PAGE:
Warren Buffett is this year bringing back the annual extravaganza for shareholders of his Berkshire Hathaway Inc that he calls "Woodstock for Capitalists."
But the 91-year-old billionaire has a cautionary message: If you want to attend, get vaccinated against COVID-19.
Proof of vaccination will be required to attend Berkshire's annual meeting in a downtown Omaha, Nebraska arena on April 30, and to shop from Berkshire-owned businesses in an adjacent exhibit hall.
The meeting is the centerpiece of three days of events across Omaha including shopping discounts, an outdoor picnic, and a 5-kilometer run that typically attract some 40,000 people from around the world, including large numbers from China.
Many go to reconnect with friends and share investment ideas. "It's a tuition-free course in Investments 101," said Tom Russo, a principal at Gardner Russo & Quinn who said he plans to attend his 35th meeting this year.
Before the pandemic, it was common for people to camp out overnight before the arena's 7 a.m. opening, so they could get good seats.
"It's a weird combination of trade show and press conference and celebration of capitalism," said Jim Shanahan, an Edward Jones & Co analyst who has gone twice. "A lot of people are looking forward to attending, me included."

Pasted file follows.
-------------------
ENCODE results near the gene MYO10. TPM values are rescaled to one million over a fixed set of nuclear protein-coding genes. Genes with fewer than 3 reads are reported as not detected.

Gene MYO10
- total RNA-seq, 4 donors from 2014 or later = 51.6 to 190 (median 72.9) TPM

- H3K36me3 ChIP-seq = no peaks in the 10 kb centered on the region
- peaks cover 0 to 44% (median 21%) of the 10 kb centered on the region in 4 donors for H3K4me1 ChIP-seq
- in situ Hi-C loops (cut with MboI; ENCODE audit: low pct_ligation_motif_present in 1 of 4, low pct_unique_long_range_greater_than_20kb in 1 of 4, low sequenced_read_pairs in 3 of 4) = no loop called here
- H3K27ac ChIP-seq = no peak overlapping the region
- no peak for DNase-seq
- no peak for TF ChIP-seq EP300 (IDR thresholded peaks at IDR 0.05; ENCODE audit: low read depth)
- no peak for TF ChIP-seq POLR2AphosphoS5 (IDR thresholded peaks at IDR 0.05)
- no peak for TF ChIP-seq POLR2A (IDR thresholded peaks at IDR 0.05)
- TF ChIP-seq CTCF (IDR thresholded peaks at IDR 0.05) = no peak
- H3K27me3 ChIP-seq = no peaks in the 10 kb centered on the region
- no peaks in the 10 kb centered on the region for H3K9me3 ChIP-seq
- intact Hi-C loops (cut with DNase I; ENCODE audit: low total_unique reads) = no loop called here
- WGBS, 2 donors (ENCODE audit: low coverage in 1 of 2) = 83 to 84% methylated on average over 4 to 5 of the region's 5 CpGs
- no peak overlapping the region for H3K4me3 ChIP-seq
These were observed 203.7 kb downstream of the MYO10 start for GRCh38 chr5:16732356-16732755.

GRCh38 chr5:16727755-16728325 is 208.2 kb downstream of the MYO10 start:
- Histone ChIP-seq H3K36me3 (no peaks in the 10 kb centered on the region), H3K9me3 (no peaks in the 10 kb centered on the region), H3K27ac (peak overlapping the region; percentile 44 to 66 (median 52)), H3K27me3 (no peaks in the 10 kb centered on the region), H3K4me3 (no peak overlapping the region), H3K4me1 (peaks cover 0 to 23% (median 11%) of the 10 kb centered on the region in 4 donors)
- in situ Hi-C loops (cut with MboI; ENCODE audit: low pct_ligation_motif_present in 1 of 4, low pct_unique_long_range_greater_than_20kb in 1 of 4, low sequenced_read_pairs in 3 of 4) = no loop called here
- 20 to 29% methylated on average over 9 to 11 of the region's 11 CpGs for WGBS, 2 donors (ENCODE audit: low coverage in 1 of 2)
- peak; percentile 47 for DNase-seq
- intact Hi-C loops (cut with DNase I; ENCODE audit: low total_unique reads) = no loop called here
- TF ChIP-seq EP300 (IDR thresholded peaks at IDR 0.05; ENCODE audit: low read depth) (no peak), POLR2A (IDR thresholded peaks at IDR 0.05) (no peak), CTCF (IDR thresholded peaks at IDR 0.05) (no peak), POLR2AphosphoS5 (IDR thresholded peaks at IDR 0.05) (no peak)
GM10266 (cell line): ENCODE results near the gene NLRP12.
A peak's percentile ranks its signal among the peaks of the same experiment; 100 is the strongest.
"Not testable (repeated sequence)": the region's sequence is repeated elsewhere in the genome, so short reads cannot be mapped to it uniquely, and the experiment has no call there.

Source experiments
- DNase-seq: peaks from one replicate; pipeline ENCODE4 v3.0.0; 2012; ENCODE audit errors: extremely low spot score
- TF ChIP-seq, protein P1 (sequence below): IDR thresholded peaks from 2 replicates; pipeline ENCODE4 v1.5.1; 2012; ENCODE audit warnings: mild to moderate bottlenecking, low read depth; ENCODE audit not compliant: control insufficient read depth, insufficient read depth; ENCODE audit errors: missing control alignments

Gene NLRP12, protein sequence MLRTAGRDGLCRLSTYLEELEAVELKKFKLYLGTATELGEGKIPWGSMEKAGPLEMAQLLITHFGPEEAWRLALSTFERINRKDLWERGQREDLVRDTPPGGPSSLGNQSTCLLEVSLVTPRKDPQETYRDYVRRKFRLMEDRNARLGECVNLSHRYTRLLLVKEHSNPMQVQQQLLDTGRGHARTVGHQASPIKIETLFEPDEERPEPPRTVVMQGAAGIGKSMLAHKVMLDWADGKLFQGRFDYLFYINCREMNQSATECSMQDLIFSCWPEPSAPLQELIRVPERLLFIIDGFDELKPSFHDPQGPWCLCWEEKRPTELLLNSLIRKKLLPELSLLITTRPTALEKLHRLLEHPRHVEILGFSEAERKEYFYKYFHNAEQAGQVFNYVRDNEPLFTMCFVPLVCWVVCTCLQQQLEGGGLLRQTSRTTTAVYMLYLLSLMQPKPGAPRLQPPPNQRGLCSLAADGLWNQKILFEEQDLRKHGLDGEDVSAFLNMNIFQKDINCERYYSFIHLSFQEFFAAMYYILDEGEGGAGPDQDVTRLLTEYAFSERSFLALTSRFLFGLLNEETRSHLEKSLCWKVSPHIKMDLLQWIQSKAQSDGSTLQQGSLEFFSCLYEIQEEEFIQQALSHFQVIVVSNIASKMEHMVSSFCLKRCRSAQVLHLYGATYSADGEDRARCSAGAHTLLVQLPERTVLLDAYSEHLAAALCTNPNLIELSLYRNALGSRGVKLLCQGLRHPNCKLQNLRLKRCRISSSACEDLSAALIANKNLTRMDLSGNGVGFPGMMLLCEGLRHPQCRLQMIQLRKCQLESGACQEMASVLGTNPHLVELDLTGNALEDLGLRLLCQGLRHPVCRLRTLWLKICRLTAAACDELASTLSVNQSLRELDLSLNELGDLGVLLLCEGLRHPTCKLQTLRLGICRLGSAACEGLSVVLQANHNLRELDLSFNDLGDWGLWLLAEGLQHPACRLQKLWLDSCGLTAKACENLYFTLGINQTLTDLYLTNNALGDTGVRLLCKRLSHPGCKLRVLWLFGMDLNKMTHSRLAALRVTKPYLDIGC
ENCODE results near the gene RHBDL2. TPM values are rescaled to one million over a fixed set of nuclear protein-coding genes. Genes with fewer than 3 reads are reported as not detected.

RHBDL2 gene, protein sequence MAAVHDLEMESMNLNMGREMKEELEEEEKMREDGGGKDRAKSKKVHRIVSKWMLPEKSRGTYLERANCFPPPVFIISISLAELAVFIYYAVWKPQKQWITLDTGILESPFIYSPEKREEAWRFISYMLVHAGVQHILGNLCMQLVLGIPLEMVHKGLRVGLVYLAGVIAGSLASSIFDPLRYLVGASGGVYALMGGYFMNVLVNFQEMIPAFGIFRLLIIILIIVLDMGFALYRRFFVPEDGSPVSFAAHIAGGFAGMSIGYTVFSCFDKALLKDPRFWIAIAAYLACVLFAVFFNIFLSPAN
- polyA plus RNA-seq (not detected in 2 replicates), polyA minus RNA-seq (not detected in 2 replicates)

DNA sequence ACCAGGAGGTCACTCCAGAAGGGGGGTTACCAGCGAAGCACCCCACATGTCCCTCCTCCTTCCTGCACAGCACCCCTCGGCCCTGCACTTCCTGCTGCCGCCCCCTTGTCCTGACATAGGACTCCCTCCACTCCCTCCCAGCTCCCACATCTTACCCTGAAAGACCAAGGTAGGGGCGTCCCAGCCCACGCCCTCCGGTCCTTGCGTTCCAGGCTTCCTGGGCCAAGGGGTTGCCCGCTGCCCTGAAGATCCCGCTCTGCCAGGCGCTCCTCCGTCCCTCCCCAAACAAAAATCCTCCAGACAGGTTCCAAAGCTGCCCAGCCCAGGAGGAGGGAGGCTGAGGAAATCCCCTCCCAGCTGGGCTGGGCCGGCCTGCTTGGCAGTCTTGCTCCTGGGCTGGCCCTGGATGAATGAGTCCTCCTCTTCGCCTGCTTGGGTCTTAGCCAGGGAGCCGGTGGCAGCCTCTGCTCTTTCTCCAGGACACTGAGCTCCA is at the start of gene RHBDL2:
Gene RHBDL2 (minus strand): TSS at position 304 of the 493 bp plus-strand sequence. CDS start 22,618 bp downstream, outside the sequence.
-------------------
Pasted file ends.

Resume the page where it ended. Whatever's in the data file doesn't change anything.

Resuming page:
Berkshire scrapped the weekend in 2020 and 2021 because of the pandemic, while streaming truncated annual meetings online. This year's meeting will also be live-streamed.
Buffett and Vice Chairman Charlie Munger, 98, will field five hours of shareholder questions with a break for lunch, with Vice Chairmen Greg Abel and Ajit Jain joining them in the morning.
In his annual letter to Berkshire shareholders, Buffett also said the "Margaritaville" singer Jimmy Buffett (no relation) has designed a "pontoon 'party' boat" now being built by Berkshire's Forest River unit. It will be available for sale, at 10% off.
"Your bargain-hunting chairman will be buying a boat for his family's use," Buffett wrote. "Join me." (Reporting by Jonathan Stempel in New York; Editing by Cynthia Osterman)